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How can I pay my loan off faster?


Mark Bristow

Mark Bristow


Whether you have a home loan, a personal loan or a car loan, it’s likely that you’d prefer your debt to be paid off as soon as possible. The longer you owe money to a bank or lender, the more interest you’ll be charged, until the total cost eventually exceeds any benefits offered by the loan.

Here are five tips to help you pay off your loan more quickly, and start enjoying the benefits of a debt-free lifestyle:

Make repayments more frequently

If you currently make loan repayments once per month, consider switching to once per fortnight, or even once per week. Depending on how your lender calculates interest, a larger number of smaller repayments could ultimately pay off more of your loan each year, reducing the principal owing so you’ll be charged less interest in years to come. This could ultimately cost you less in total interest, meaning you pay less for your home or investment property.

Example

According to the ASIC MoneySmart mortgage repayment calculator, a hypothetical $400,000 mortgage paid back monthly in $2000 instalments at 5% interest will be fully paid back in 35 years and 11 months, and ultimately costing $861,835.
Switching to fortnightly payments of $1000 cuts this time down to 29 years and 5 months, and cuts the total cost down to $763,228.

Make larger repayments 

The other way to make a dent in your loan’s principal, reduce your future interest charges, and get out of debt sooner, is to pay more than what’s required each month. As long as you can comfortably afford these larger repayments without stretching your household budget too much, this short term pain could ultimately lead to longer-term benefits.

Example:

Using the previous loan ($400,000 loan, 5% interest, $2000/month) as an example, if you took a long, hard look at your household budget and worked out that you could afford to increase your repayments by 10% to $2200 per month, your loan should be paid off in 28 years and 5 months and cost $749,769.

This tip also works in reverse. If you’re looking at paying back a mortgage over a 30 year term, consider also considering a shorter loan term of 25 years. You’ll need to make higher repayments each month, but you’ll likely pay less in total interest, and be out of debt sooner.

Get a better interest rate, but keep making the same repayments

After a few years of holding a mortgage, you may be able to refinance your loan, either by getting a better deal from your current lender or switching to a new one. Refinancing a home loan can let you enjoy a lower interest rate, which can mean lower minimum monthly loan repayments. While this can save you money each month, and let you put more of your household budget towards enjoying your lifestyle, it may be worth also considering other plans.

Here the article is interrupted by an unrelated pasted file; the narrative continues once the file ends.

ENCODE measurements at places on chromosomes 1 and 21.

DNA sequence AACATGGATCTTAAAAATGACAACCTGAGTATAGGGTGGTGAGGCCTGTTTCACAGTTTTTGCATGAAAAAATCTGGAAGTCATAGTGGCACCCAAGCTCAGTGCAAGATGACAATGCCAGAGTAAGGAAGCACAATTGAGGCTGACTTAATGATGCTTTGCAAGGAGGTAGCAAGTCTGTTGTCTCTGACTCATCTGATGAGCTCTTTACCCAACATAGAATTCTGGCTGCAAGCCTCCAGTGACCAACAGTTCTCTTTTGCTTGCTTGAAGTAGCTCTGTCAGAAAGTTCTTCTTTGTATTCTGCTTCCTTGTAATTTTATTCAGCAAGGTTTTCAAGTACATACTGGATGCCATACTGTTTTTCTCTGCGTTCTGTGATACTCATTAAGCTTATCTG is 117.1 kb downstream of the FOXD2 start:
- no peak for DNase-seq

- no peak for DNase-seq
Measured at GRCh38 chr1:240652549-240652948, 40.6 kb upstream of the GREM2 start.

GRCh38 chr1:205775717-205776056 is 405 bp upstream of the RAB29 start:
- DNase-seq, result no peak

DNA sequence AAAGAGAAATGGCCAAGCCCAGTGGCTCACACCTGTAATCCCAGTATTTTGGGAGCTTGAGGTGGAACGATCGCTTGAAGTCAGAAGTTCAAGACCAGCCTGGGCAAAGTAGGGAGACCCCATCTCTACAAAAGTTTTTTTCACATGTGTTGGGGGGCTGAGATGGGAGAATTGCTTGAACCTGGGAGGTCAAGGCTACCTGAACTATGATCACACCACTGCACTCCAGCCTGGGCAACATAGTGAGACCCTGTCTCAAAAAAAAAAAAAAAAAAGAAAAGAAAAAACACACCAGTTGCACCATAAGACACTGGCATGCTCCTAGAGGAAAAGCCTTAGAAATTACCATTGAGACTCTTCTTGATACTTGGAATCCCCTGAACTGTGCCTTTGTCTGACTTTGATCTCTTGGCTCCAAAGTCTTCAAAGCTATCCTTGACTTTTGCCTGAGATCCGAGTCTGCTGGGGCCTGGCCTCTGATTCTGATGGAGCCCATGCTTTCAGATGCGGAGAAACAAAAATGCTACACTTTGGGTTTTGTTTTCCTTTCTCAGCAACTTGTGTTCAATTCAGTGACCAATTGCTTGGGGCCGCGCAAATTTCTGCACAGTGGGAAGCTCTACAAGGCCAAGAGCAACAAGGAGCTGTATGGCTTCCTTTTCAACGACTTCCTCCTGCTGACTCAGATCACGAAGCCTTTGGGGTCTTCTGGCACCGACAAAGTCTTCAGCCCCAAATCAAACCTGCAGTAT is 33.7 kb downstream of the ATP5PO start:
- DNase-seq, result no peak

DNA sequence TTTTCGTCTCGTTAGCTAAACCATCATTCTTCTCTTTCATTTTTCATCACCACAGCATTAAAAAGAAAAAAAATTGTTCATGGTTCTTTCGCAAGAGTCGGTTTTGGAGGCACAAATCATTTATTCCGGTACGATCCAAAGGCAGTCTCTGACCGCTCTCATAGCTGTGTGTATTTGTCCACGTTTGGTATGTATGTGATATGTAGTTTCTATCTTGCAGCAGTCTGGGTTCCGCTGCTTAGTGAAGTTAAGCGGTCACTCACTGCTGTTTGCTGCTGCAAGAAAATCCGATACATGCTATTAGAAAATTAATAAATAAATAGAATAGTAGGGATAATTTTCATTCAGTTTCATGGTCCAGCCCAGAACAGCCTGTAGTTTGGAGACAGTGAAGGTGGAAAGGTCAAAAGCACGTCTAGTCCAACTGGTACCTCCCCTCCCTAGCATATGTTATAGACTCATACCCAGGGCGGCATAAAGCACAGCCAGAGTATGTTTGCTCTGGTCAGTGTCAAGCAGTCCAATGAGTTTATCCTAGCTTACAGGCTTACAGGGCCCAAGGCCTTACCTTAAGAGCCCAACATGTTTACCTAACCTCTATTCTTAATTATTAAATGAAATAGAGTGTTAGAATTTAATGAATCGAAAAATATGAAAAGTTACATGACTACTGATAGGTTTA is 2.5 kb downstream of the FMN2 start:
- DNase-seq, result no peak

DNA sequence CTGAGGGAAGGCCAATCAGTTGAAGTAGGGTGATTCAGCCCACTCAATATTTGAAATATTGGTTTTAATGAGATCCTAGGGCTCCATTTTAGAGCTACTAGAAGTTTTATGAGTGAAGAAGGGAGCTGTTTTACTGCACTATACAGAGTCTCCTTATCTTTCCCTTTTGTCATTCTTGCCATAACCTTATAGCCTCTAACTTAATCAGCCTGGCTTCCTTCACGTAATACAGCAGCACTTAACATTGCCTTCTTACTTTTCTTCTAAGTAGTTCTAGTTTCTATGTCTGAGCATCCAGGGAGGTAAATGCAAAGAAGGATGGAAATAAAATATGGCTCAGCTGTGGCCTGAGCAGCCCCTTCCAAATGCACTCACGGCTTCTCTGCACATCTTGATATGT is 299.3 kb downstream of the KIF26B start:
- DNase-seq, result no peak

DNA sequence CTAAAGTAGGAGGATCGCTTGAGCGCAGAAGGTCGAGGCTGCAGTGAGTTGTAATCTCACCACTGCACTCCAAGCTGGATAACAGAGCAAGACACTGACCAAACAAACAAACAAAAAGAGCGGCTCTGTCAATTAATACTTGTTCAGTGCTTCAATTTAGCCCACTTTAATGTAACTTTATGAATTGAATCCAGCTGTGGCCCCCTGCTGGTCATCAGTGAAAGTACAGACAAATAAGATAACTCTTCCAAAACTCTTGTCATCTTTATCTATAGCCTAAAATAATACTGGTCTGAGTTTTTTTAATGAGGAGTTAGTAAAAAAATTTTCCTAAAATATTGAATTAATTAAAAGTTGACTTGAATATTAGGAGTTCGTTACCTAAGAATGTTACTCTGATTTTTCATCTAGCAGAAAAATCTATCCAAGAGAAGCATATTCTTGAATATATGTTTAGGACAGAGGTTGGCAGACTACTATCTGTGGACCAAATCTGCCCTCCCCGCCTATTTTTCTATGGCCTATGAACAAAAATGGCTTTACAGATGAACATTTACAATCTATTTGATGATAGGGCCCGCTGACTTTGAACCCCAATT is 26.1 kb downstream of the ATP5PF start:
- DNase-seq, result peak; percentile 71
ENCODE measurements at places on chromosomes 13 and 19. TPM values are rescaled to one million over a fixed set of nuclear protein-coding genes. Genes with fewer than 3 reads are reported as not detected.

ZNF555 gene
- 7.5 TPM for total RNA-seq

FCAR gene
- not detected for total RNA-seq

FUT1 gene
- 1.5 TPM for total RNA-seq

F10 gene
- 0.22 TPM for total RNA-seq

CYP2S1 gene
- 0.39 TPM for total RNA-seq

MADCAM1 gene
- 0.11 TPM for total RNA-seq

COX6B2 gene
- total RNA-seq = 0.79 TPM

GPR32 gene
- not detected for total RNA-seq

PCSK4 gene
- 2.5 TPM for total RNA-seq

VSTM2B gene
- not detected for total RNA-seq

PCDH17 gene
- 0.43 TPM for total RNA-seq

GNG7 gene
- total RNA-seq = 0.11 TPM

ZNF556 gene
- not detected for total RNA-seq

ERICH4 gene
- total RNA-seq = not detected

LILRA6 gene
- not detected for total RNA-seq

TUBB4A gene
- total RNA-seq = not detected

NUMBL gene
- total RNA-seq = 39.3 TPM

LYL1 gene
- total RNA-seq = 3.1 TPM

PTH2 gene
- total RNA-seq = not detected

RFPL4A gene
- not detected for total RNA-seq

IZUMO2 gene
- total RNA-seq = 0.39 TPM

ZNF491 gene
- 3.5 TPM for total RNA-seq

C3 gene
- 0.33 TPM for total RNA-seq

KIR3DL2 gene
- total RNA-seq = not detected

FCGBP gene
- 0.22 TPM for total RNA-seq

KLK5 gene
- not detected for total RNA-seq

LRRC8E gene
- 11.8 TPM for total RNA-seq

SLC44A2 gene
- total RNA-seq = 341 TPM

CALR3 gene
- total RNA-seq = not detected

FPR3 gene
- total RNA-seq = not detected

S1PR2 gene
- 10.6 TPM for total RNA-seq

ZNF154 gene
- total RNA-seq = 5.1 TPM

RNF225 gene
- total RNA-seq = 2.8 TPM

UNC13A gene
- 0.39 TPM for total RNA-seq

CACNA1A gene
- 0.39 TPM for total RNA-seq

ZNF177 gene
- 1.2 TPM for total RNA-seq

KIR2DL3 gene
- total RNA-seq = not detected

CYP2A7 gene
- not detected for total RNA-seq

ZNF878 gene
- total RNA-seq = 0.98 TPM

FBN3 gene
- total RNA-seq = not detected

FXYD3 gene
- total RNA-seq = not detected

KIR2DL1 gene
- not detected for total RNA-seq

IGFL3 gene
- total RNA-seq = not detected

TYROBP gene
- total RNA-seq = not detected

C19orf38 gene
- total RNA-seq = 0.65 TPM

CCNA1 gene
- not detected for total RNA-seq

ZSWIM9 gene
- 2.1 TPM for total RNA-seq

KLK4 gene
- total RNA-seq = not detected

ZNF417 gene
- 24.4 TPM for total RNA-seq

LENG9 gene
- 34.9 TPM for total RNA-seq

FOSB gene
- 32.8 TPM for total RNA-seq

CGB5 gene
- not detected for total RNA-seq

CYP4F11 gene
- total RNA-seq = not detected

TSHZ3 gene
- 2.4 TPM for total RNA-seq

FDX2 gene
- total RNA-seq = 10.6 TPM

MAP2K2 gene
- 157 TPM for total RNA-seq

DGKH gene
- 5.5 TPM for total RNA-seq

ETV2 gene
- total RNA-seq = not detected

If you could comfortably afford your mortgage repayments before refinancing, then sticking to this original repayment plan as if you still had the higher interest rate could get your remaining debt paid off much more quickly, which could in turn bring lifestyle benefits of its own.

Example:
Following on from the original example ($400,000 loan, 5% interest, $2000/month), if you were to switch to a lender offering a 4% interest rate, but continued making $2000 monthly repayments, the loan would be repaid in 27 years and 7 months, and cost $660,265.

Ignore the honeymoon rate

Some lenders offer a low introductory interest rate, AKA honeymoon rate, to new customers. While this low rate is intended to attract new customers with affordable repayments, it’s worth thinking about ignoring this low rate and making your repayments as if the regular non-honeymoon rate was in effect, much like the previous tip.

By making a dent in your loan’s principal early on, you’ll be setting yourself up for lower interest payments later in the loan’s lifespan. Plus, you’ll avoid any rude shocks when your honeymoon rate reverts to the standard interest rate, and your repayments increase with it.

Use an offset account

An offset account is a savings or transaction account that is linked to your home loan, with any funds in the account being included when calculating your loan interest.

Example:
Once you’ve paid back $100,000 of a $400,000 loan, you’ll be charged interest on the $300,000 you still owe. But if also have $50,000 in an offset account, your lender will instead calculate your interest as if you only owed $250,000.

Some borrowers have their wages or salary paid directly into their offset account, and leave as much as possible to accumulate in the account, only spending what they need. This can help to reduce the loan’s interest charges over the long term, meaning the mortgage can ultimately cost less and be paid back sooner.

It’s also important to remember that some offset accounts require you to pay fees or higher interest rates, so consider whether you can realistically afford to keep enough balance in the account for your interest savings to outweigh these extra costs.

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